Slaves to Fashion
Poverty and Abuse in the New Sweatshops
Just as Barbara Ehrenreich's Nickel and Dimed uncovered the plight of the working poor in America, Robert J. S. Ross's Slaves to Fashion exposes the dark side of the apparel industry and its exploited workers at home and abroad. It's both a lesson in American business history and a warning about one of the most important issues facing the global capital economy—the reappearance of the sweatshop.
Vividly detailing the decline and tragic rebirth of sweatshop conditions in the American apparel industry of the twentieth century, Ross explains the new sweatshops as a product of unregulated global capitalism and associated deregulation, union erosion, and exploitation of undocumented workers. Using historical material and economic and social data, the author shows that after a brief thirty-five years of fair practices, the U.S. apparel business has once again sunk to shameful abuse and exploitation.
Refreshingly jargon-free but documented in depth, Slaves to Fashion is the only work to estimate the size of the sweatshop problem and to systematically show its impact on apparel workers' wages. It is also unique in its analysis of the budgets and personnel used in enforcing the Fair Labor Standards Act.
Anyone who is concerned about this urgent social and economic topic and wants to go beyond the headlines should read this important and timely contribution to the rising debate on low-wage factory labor.
Praise / Awards
" . . . the definitive book on the subject, not least of all because it is so eminently readable. . . . It's a book with brains, brawn and heart . . . a classic. . . . I also think the timing is good. As counter-intuitive as it may sound, what with the recent election results . . . I sense a second-wave gathering in the anti-sweatshop movement. . . . Slaves to Fashion will be indispensable to this process."
—Alan Howard, former assistant to the president of UNITE
"Slaves to Fashion is a remarkable achievement, several books in one: a gripping history of sweatshops, explaining their decline, fall, and return; a study of how the media portray them; an analysis of the fortunes of the current anti-sweatshop movement; an anatomy of the global traffic in apparel, in particular the South-South competition that sends wages and working conditions plummeting toward the bottom; and not least, a passionate declaration of faith that humanity can find a way to get its work done without sweatshops. This is engaged sociology at its most stimulating."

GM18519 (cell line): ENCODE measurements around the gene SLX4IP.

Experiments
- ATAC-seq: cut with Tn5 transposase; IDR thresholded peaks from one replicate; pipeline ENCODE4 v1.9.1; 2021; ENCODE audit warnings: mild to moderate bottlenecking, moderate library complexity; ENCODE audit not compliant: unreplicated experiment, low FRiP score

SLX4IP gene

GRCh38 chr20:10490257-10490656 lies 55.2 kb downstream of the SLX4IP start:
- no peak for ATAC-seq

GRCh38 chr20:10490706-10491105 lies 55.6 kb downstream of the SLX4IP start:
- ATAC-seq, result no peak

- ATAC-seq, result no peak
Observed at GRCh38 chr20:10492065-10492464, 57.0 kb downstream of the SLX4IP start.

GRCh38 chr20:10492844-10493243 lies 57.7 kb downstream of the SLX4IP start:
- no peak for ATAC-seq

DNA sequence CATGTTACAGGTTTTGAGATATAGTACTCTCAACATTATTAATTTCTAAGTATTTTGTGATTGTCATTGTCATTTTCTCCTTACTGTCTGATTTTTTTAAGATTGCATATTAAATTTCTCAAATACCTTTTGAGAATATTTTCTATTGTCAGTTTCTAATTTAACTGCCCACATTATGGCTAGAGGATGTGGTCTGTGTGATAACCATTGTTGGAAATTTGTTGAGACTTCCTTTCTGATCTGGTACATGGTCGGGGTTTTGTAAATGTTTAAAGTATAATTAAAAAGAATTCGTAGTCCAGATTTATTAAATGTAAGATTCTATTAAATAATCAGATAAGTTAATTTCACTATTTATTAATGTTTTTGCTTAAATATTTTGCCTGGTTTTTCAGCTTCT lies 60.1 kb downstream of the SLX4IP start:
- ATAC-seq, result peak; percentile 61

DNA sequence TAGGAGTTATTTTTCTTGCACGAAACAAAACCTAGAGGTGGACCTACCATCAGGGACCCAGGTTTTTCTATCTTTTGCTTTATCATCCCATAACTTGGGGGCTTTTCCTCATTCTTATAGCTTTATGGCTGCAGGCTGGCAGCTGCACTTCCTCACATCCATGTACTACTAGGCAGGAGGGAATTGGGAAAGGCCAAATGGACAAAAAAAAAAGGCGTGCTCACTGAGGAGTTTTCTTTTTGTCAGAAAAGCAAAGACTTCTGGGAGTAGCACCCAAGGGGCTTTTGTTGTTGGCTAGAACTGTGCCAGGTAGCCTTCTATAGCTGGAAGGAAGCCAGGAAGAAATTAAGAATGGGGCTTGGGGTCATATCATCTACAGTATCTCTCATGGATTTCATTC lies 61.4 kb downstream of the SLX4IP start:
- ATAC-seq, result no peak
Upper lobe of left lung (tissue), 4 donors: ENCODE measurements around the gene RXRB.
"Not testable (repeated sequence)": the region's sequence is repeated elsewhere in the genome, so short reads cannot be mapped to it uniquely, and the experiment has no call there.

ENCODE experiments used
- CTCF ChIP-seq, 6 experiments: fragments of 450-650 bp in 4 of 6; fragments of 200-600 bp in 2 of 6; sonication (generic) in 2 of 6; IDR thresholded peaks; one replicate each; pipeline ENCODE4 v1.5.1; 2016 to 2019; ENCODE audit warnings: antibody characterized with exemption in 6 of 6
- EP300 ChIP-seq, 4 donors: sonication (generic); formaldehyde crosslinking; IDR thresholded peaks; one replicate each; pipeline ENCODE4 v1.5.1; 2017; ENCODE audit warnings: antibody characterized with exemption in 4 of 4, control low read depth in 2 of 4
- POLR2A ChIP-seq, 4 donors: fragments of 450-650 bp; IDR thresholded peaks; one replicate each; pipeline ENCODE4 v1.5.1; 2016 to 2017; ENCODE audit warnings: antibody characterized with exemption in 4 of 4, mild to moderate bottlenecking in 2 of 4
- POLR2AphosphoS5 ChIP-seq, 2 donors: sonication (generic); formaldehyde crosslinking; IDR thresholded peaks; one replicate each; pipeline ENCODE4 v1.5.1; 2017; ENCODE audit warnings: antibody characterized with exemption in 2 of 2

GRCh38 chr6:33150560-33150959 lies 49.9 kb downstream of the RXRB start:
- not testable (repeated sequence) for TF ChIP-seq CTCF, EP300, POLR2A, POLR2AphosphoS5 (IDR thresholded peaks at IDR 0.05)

"A brilliant and beautiful book, the mature work of a lifetime—must reading
for students of the globalization debate."
". . . an academic study of sweatshops and a major contribution to the debate over their reappearance. . . . Trade unionists, labour activists, and academics concerned about this burning social and economic disgrace should read this important and timely contribution to the growing debate on inhumane, low-wage factory labour."
—Asian Labour Update
". . . unflinchingly portrays the reemergence of the sweatshop in our dog-eat-dog economy."
—Los Angeles Times
"What starts out as a personal tale of heartwarming reflections, with a purity of soul that is disarming, effortlessly turns into an intellectually stimulating discourse of serious import. The analysis and implications flow as this book delves into the dark shadows of sweatshops in the garment industry and eventually succeeds in illuminating our insatiable hunger to consume, sometimes at the expense of human and social justice. This is a book that will impress those of us who consider globalization to eventually be a local issue, as the reader understands the notion of sweatshops in our very own backyards. . . . This book belongs on the shelf of any student of globalization who wishes to approach the debate with the respect it deserves. Readers interested in the social and political impact of sweatshops on immigrant communities will find the book of interest as well."
"If the elimination of sweatshops is your issue, this is your book. And if it's not your issue, when you learn of Nicaraguan garment workers earning less than 1% of the price of the jeans they sew, and consider that the U.S. buys 30% of the world's imported clothing and the European Union another 26%, you may decide it should be."
—San Francisco Bay Guardian
"Ross's argument is presented with clarity. . . . For anyone who seeks a complete picture of sweatshops and an understanding that goes beyond the sad knowledge that they still exist today, Ross's book is a must-read."
—Saskatchewan Law Review
"Ross provides a detailed and expert analysis of a particularly important industry, and combines the best aspects of academic carefulness and popular appeal. It remains to be seen whether the analysis of labor rights discourse can produce a moral philosophy adequate to the task."
—Human Rights & Human Welfare
Copyright © 2004, University of Michigan. All rights reserved.
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